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Pink ball vs red ball: What’s the difference?

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Although the concept of playing Test cricket in a day-night format has been doing rounds for more than two decades, it only came to fruition in 2015.

Australia and New Zealand played the first-ever day-night Test at Adelaide in the 2015 Trans-Tasman Trophy.

Apart from the new playing hours, the other major difference in day-night Test matches is the use of a pink ball, instead of a traditional red ball, for better visibility after the sunset.

But what is the difference between pink ball and red ball other than the colour?

Difference between pink ball and red ball

The pink balls, like their white counterparts, are painted to produce their colour, and a polyurethane coat is given to preserve the bright pink shade for longer durations.

On the other hand, the wax-coated red ball loses its colour quicker and appears brown when playing under the floodlights, making it difficult for the batsmen to spot.

Although the core component (cork) remains the same for both red and pink balls, there is a difference between the stitch. While the red ball is stitched with a white thread, a pink ball is stitched with a black thread to provide contrast.

However, contrary to the common notion that pink balls are lighter than red balls, there is no difference in weight between the two. All cricket balls, including the white balls in limited-overs, weigh between 156 and 162 grams.

Manufacturers’ differences

The pink ball and red ball may have more differences depending on the manufacturer.

Currently, there are three major manufacturers of cricket balls in the world - Duke, Sanspareil Greenlands (SG) and Kookaburra and each of them uses different seams for different coloured balls.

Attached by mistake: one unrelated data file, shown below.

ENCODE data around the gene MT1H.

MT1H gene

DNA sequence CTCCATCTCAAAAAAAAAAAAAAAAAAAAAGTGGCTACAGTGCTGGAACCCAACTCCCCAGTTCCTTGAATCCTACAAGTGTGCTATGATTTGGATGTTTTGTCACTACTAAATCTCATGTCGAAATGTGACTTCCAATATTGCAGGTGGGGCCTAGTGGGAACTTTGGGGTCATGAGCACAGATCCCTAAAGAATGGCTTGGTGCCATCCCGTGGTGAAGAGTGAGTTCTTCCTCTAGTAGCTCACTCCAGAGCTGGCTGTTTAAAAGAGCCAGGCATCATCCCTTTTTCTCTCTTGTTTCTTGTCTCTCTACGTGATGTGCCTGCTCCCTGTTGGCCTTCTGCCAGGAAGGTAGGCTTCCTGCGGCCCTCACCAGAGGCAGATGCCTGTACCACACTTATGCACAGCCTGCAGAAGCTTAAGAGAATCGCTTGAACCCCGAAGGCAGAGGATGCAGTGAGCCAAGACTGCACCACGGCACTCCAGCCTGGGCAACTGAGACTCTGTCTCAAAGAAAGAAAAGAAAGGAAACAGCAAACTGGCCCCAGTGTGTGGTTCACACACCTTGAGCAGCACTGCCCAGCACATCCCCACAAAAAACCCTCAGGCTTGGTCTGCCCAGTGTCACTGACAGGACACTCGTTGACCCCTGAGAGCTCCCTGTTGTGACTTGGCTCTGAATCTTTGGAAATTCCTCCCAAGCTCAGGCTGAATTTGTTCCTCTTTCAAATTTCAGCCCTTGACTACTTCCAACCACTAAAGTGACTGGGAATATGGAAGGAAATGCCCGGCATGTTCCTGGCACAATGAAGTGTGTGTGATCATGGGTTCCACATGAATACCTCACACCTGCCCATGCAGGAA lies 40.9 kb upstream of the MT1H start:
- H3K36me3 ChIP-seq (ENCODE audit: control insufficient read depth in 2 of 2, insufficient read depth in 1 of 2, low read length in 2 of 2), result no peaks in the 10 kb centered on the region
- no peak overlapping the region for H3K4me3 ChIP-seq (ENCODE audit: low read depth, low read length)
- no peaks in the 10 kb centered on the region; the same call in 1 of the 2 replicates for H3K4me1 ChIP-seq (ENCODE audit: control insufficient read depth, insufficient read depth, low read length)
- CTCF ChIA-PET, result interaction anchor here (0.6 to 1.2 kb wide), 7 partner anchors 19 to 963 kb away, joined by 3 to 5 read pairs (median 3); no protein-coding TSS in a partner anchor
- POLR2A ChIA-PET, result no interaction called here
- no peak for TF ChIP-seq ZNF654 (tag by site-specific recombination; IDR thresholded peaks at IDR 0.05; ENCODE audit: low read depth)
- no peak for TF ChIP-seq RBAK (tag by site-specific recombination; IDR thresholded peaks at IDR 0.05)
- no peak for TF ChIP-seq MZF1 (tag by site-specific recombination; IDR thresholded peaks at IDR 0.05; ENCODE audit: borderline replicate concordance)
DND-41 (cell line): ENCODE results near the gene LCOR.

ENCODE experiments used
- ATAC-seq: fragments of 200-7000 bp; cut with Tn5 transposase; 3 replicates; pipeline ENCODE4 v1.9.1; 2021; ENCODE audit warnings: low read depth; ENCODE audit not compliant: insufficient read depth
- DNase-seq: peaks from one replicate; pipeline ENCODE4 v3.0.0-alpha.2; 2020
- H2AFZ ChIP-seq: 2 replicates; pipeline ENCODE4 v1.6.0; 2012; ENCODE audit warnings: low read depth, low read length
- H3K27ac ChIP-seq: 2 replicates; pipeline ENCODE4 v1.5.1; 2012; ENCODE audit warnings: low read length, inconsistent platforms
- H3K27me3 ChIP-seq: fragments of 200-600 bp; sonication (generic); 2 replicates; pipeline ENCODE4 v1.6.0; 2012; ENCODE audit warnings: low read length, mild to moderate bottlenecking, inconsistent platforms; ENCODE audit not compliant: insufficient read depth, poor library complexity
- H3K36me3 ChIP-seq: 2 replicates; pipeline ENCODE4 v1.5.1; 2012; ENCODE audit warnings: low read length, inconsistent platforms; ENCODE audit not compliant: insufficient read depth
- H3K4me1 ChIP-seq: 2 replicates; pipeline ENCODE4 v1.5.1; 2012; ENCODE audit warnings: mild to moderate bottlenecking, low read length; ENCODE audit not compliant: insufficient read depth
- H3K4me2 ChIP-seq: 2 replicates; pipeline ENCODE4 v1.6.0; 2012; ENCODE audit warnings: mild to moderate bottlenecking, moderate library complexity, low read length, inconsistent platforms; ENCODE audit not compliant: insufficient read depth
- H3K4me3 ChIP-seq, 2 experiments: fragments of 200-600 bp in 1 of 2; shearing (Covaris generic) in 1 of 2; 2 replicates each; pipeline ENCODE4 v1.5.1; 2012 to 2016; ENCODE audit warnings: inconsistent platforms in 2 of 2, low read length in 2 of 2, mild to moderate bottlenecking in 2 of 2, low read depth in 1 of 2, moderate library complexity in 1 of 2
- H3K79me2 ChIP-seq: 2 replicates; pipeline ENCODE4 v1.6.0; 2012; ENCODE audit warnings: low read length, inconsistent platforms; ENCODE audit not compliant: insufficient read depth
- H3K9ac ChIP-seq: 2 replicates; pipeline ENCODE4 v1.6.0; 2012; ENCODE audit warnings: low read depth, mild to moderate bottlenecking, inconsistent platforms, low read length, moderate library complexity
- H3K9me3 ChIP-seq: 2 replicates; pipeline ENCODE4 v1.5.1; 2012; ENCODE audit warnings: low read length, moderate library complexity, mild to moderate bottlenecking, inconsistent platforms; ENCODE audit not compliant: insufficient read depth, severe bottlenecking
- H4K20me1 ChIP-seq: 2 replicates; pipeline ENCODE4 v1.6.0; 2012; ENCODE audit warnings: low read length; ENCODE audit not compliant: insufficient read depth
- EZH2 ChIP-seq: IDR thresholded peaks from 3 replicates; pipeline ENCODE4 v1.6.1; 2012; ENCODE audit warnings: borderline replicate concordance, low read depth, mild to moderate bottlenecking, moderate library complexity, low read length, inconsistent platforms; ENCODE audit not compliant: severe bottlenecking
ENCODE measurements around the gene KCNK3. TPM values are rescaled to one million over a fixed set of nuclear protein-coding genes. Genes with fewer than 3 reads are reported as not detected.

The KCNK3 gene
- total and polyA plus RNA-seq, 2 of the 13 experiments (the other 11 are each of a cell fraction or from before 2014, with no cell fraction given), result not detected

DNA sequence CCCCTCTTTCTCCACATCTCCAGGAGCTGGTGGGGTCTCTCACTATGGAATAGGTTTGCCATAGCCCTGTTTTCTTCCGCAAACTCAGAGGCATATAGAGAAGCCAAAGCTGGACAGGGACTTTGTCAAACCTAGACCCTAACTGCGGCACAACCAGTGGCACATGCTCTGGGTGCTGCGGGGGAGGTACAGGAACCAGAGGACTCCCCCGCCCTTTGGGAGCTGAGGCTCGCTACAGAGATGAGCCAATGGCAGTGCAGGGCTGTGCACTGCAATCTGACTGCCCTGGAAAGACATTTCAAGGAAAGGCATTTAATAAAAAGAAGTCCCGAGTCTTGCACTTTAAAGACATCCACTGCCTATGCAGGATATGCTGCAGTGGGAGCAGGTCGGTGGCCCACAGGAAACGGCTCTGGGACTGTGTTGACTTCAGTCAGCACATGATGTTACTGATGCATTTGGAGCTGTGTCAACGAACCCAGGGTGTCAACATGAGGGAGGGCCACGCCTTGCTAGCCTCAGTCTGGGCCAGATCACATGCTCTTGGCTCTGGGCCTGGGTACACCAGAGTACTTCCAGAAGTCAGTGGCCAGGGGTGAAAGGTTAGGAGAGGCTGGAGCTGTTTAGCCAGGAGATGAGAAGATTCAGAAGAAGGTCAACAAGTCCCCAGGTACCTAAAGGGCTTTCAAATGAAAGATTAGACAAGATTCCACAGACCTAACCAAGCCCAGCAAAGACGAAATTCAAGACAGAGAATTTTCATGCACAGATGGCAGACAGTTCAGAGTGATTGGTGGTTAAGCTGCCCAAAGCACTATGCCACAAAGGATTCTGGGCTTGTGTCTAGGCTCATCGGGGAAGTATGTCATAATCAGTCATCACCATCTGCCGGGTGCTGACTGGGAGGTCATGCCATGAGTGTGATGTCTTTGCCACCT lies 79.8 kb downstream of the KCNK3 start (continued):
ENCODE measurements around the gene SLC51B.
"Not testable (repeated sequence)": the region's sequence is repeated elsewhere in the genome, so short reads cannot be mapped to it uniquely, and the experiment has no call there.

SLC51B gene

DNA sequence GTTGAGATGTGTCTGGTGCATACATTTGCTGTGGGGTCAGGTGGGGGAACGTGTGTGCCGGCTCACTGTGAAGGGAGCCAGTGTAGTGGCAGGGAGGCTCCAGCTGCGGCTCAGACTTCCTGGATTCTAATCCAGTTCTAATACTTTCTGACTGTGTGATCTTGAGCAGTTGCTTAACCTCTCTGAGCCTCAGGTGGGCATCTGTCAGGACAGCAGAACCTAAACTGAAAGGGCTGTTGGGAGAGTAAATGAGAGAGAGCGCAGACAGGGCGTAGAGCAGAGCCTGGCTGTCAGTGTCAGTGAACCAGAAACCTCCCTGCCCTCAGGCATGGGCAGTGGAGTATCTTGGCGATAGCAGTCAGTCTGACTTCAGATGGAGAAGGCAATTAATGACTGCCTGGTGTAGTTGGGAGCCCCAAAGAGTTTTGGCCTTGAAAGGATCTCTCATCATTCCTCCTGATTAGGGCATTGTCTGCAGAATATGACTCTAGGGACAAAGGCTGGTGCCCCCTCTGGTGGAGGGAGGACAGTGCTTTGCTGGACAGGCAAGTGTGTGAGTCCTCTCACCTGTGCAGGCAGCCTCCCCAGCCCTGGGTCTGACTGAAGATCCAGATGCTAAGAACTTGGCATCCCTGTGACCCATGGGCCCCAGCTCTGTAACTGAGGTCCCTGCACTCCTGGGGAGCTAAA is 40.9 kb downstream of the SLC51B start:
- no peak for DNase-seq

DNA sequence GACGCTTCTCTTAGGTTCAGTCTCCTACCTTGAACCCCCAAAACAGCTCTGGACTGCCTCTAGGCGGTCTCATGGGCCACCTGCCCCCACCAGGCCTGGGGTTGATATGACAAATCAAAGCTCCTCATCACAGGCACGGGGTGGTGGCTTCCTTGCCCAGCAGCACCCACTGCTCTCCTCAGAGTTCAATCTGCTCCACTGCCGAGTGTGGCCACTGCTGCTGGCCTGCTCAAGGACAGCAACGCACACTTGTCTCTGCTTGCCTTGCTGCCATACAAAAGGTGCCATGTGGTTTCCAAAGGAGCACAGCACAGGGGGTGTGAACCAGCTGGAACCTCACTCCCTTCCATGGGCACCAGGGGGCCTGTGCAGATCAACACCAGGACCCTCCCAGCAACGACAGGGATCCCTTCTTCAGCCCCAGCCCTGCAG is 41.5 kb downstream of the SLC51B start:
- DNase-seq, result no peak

In the pink-ball Test matches played so far, batsmen have had mixed reviews for the pink ball. Some say it is difficult to spot under lights and batting gets tougher with more lateral movement.

"It is much more challenging to play with a pink ball regardless of the pitch you play on,” Indian captain Virat Kohli said before the pink-ball Test against England in February. 

“Especially in the evening, if as a batting team, you are starting your innings under lights then that one and a half hour is very challenging.”

The swing factor: A no from NASA

Scientists have, however, quashed the theory of the pink ball swinging more than the red ball or providing more assistance to bowlers after the sunset.

“All the other perceptions of the pink ball I believe are just plain rubbish, including this theory that it swings more during the twilight session,” said Dr Rabindra Mehta, an experimental aerodynamic scientist at NASA, told the Indian Express.

“As far as the ball and its properties are concerned, that's not going to change with respect to the weather conditions. I have written many, many articles and have said categorically that the weather has no effect on the swing.”

The usage of the pink ball is still in its nascent stage and as we play more matches with it, we will have more revelations about its properties. But for now, the major difference between the pink ball and the red ball is the coating and the stitching.

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